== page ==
There are three different types of filters that you can choose from: Sand, Cartridge, or Diatomaceous Earth (DE). Depending on what part of the country you reside, some filter types may be more common than others. Are you familiar with any of these types? Which type of filter do you know the most about? Do you know the major differences? Let’s dig a little deeper.
Sand filters are the most traditional style of filtering your pool. It’s been around the longest and is typically the type of filter most people have heard of. (Whether they use a sand or not, is a different story). Water is pushed by the pump through sand located inside the filter and is removed through a set of lateral tubes located towards the bottom of your filter tank.
As the filter becomes clogged with debris from your pool, the pressure will increase on your filter and your water flow will decrease. This is an indication that your filter needs to be cleaned.
To clean the filter, you will have to run it in reverse and dump the wastewater. This is what we call backwashing your filter. Typically, you have to backwash your filter every few weeks, depending on how dirty your pool water is. Once the sand becomes too dirty, it’s not difficult to replace. Sand filters are the least expensive option of the three, but it is also the one that requires a lot of maintenance. Backwashing your filter is fairly easy, but the excess water has to go somewhere, right? Additionally, sand filters are towards the bottom of the filtering pole because they only filter down to a particle size of 20-40 microns.
Cartridge filters fall next in line right after sand filters. The concept of a cartridge filter is pretty simple. Water passes through a filter material located inside your filter tank. The cartridge element captures debris from the circulating water. They act very similar to the water filters you use under your sink. Cartridges have a larger available area to filter than sand filters and therefore can last a little longer before having to clean it than sand filters. On the flip side, cartridges are more expensive than sand to replace. Still, from a maintenance standpoint, it is a lot less work.
Cartridge filters are designed to run at lower pressure than sand. This puts less pressure on the pump and as a result, you end up with better flow rates. Generally, the cartridges have to be cleaned once or twice a season, depending on the size of the cartridge and how dirty your pool water is. To clean them, you simply remove the cartridges from the tank and hose them down with a hose. You don’t have to worry about where to drain the excess water like you would for a sand filter. Another advantage is this type of filter does not require a multiport valve. Both sand and DE filters require multiport valves. Although a very handy tool, over time it can cause leaking and pressure issues. Cartridge filters can filter particles as small as 10-15 microns (compared to 20-40 for sand filters).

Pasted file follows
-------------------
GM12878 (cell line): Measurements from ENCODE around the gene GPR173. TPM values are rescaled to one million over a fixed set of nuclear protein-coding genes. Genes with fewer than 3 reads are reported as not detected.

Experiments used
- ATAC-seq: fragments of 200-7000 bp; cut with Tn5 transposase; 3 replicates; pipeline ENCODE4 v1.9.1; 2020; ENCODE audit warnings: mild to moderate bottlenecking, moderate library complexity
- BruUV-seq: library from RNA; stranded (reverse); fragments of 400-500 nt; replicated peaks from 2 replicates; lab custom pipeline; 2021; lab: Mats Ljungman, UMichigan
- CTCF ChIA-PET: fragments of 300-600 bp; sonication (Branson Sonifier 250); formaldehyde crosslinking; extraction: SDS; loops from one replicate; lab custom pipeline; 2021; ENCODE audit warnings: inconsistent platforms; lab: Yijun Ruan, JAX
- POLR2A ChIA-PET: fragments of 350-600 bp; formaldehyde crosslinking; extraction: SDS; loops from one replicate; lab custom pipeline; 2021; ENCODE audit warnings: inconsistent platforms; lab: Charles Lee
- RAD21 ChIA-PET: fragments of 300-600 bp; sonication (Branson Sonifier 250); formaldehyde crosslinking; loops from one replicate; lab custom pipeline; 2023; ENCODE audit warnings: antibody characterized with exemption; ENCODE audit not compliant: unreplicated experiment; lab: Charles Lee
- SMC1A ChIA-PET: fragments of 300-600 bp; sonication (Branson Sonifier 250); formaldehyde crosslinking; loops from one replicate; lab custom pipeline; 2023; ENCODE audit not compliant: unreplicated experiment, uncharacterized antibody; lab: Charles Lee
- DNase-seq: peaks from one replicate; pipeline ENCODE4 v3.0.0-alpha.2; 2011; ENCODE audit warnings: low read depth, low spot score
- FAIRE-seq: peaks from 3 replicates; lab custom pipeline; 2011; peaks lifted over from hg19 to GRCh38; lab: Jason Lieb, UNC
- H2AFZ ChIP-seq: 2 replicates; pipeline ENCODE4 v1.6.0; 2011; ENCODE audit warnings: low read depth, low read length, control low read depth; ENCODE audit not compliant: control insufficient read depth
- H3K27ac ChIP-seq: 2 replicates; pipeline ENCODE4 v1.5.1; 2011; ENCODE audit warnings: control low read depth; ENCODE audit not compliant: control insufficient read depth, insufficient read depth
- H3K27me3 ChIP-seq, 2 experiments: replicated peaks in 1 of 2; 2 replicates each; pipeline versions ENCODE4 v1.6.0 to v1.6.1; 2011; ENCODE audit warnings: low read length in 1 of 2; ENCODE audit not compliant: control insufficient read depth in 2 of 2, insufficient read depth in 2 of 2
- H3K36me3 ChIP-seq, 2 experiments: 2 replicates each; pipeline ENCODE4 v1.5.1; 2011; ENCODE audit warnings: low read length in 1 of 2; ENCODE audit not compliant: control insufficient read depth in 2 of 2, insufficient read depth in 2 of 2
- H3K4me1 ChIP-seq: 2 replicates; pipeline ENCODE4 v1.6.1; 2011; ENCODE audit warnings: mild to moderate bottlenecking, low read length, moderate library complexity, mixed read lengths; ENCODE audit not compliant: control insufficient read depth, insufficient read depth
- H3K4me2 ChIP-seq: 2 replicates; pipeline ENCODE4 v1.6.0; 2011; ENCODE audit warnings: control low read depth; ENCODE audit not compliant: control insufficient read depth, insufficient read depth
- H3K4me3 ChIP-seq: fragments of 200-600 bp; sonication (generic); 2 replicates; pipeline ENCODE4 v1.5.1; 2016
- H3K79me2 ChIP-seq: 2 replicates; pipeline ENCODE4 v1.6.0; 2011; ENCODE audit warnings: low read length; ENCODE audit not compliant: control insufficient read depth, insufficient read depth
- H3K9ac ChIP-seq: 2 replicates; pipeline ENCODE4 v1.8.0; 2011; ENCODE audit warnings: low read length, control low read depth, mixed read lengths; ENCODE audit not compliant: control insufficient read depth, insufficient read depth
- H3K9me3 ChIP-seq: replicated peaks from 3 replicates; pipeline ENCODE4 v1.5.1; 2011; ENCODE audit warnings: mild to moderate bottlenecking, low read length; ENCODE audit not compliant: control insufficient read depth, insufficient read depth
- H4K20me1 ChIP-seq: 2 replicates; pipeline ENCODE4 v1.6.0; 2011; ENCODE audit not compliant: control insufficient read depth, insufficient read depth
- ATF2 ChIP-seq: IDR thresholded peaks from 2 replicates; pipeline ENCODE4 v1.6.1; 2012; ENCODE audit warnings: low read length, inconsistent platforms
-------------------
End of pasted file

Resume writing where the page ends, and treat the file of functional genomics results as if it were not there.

D.E., or Diatomaceous Earth, filters use tiny fossilized exoskeletons of diatoms to filter out particles. Similar to cartridge filters, D.E. filters utilize grids located inside the filter tank that are coated with D.E. powder. The D.E. powder catches debris, like the sand filter does, but on a smaller scale. D.E. filters can filter particles as small as 5-10 microns. In comparison, D.E filters provide the overall best filtration for your pool.
Although D.E. filters are great at filtering debris, the maintenance costs to keep your unit working are definitely higher than sand and cartridge filters. Replacement grids should be cleaned every few months and are more expensive than the cartridges or sand.
Also, because D.E. powder is carcinogenic, there may be local codes that prevent you from backwashing your filter in drains. Although they are the best filtering option, the overall maintenance is greater.
Step IV- Sanitation
Remember when I said that without an operating pump, your water would get pretty dirty? Well, the second important step to maintaining a perfect pool after a working pump and filter is to sanitize your pool water properly. Sanitizers kill bacteria, prohibit algae blooms, and kill any other contaminants that you might not want to interact with. Chlorine is the most common and cost effective way to sanitize your pool, but there are other options for your pool. Today, you can choose to sanitize your pool with salt or mineral packs. Let’s take a look at the major differences.